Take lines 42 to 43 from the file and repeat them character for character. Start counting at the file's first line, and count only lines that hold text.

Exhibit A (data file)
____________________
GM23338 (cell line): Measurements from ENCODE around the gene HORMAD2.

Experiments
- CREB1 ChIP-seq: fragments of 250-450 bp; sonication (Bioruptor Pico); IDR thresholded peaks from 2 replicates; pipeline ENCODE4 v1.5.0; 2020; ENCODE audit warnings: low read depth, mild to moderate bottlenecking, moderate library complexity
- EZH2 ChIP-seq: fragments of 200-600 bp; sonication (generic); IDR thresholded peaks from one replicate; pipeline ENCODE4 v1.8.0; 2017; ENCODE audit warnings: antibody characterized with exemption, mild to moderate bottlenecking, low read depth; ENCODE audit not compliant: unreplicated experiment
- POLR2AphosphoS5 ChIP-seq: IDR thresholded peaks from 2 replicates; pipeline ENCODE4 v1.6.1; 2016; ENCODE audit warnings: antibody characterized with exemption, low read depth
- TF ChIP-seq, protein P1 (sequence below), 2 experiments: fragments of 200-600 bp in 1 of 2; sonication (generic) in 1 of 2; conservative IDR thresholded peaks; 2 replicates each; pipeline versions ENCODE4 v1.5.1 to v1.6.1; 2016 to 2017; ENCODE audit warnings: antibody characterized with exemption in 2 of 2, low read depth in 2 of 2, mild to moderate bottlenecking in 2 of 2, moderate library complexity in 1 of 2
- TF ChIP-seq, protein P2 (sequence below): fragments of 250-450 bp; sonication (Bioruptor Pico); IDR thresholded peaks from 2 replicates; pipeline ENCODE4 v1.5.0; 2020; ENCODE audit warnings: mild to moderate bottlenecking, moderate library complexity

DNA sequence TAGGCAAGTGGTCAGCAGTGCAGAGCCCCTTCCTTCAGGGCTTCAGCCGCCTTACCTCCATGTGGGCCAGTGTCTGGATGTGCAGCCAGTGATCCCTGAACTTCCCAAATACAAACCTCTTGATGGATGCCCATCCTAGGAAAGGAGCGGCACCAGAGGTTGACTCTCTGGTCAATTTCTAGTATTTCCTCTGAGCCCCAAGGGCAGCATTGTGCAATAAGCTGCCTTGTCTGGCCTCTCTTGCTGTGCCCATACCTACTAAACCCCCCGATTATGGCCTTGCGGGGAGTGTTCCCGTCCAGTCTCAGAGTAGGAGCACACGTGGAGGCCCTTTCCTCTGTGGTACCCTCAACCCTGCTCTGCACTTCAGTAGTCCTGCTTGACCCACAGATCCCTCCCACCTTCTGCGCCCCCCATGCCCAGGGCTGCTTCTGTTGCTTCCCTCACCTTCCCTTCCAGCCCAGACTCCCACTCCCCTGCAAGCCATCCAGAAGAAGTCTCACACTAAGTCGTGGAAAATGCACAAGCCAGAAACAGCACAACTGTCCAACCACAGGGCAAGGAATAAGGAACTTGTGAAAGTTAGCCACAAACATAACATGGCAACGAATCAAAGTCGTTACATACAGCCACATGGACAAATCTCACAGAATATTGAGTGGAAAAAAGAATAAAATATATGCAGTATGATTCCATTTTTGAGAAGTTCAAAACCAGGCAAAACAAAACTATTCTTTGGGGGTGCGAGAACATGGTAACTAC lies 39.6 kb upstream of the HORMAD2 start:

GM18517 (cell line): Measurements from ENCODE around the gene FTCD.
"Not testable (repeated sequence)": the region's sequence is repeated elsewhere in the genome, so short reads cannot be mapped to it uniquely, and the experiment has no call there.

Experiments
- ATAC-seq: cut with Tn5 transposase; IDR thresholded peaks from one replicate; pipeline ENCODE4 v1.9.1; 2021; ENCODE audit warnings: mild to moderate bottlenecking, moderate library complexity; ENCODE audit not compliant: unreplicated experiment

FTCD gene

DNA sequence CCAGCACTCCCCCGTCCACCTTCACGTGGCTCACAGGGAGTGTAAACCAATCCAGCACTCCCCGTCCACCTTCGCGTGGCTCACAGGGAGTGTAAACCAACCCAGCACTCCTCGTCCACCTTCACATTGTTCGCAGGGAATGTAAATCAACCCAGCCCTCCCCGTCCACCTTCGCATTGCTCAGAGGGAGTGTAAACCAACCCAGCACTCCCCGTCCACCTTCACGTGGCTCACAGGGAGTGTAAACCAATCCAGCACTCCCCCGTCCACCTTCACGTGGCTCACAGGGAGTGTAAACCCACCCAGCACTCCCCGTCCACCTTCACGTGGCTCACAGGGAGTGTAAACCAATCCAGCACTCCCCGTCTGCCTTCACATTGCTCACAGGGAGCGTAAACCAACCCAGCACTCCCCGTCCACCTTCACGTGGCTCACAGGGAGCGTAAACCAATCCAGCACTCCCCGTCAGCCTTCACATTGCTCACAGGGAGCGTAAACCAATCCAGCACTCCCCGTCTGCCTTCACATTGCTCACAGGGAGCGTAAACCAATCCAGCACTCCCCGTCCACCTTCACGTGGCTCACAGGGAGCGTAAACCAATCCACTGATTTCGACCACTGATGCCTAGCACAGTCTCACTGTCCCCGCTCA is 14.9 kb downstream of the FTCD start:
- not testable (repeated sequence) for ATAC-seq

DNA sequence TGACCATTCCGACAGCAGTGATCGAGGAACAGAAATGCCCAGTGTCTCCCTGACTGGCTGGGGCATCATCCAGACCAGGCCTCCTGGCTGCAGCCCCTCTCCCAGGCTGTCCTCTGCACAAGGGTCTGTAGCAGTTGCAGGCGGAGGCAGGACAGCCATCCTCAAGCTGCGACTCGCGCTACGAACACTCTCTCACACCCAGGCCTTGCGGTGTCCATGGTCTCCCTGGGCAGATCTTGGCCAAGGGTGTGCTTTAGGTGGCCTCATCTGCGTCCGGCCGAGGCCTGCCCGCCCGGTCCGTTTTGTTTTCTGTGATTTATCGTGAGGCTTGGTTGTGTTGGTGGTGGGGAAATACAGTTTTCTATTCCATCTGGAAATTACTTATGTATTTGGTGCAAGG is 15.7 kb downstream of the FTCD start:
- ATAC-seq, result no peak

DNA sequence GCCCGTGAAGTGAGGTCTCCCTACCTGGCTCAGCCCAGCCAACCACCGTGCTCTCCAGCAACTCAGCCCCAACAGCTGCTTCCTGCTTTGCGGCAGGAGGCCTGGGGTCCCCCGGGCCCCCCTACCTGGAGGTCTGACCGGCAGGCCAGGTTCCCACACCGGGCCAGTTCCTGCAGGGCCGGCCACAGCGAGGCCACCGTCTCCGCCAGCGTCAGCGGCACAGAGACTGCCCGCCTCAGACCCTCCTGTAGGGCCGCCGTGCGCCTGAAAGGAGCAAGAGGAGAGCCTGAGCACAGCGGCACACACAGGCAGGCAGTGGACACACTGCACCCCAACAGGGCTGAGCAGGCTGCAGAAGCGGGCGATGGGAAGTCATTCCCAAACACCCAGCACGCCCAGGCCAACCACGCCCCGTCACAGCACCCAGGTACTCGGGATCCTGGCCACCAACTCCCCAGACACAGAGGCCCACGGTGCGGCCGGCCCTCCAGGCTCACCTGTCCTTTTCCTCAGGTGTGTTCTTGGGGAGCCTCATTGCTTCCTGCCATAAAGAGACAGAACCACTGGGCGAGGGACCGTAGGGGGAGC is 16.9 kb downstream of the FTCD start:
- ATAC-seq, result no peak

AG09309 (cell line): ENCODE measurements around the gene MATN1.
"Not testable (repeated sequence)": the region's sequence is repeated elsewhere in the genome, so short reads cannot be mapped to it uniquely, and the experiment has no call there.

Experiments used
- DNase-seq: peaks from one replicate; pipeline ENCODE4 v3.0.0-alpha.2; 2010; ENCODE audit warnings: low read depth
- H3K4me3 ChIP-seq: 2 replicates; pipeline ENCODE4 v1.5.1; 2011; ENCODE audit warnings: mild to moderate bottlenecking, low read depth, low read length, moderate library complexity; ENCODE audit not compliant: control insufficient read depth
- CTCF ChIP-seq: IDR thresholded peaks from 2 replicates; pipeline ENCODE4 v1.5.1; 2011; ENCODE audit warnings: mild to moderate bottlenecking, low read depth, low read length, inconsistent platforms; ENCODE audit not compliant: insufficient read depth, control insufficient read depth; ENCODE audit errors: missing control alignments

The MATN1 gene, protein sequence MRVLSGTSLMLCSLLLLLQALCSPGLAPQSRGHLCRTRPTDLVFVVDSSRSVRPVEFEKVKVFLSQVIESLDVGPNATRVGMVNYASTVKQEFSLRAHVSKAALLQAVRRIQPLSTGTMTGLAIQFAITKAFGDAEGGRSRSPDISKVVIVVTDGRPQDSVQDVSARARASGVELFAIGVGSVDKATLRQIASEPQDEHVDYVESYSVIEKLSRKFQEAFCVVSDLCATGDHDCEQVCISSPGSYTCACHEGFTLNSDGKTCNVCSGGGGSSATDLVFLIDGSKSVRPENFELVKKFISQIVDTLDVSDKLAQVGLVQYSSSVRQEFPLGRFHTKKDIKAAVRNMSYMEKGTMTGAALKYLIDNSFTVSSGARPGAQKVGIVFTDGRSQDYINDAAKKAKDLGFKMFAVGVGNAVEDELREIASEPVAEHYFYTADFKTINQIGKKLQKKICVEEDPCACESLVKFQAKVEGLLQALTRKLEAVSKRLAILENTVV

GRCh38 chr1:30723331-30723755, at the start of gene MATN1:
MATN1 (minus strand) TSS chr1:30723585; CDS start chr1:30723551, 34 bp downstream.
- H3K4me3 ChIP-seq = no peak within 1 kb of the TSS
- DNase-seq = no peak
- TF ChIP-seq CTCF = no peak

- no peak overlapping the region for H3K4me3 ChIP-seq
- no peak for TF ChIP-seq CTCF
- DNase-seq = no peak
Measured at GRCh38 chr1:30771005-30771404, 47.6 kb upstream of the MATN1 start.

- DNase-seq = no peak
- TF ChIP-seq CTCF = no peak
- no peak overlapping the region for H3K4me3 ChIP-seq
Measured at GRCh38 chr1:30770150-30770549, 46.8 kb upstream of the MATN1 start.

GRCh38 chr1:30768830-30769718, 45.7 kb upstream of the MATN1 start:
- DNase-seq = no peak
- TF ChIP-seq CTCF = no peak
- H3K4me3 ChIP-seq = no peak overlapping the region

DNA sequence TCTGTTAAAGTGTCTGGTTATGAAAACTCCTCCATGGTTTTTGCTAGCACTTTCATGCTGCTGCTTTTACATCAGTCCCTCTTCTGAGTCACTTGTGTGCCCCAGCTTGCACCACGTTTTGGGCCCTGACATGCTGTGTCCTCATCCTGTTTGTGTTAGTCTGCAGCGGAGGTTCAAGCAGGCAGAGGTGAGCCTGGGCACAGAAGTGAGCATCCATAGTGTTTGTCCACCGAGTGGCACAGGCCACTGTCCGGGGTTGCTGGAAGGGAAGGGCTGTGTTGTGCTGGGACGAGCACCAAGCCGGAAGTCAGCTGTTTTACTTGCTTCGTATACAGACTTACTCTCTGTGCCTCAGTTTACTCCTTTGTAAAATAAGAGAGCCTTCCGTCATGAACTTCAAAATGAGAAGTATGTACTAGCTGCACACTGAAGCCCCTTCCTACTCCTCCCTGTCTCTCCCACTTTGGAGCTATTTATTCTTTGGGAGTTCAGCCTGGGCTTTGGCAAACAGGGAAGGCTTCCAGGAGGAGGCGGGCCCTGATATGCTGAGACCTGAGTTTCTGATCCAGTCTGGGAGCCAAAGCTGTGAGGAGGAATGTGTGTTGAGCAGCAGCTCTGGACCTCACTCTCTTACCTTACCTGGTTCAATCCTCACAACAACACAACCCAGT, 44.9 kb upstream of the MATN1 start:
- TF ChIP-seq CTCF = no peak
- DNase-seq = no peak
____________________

- TF ChIP-seq CTCF = no peak
- H3K4me3 ChIP-seq = no peak overlapping the region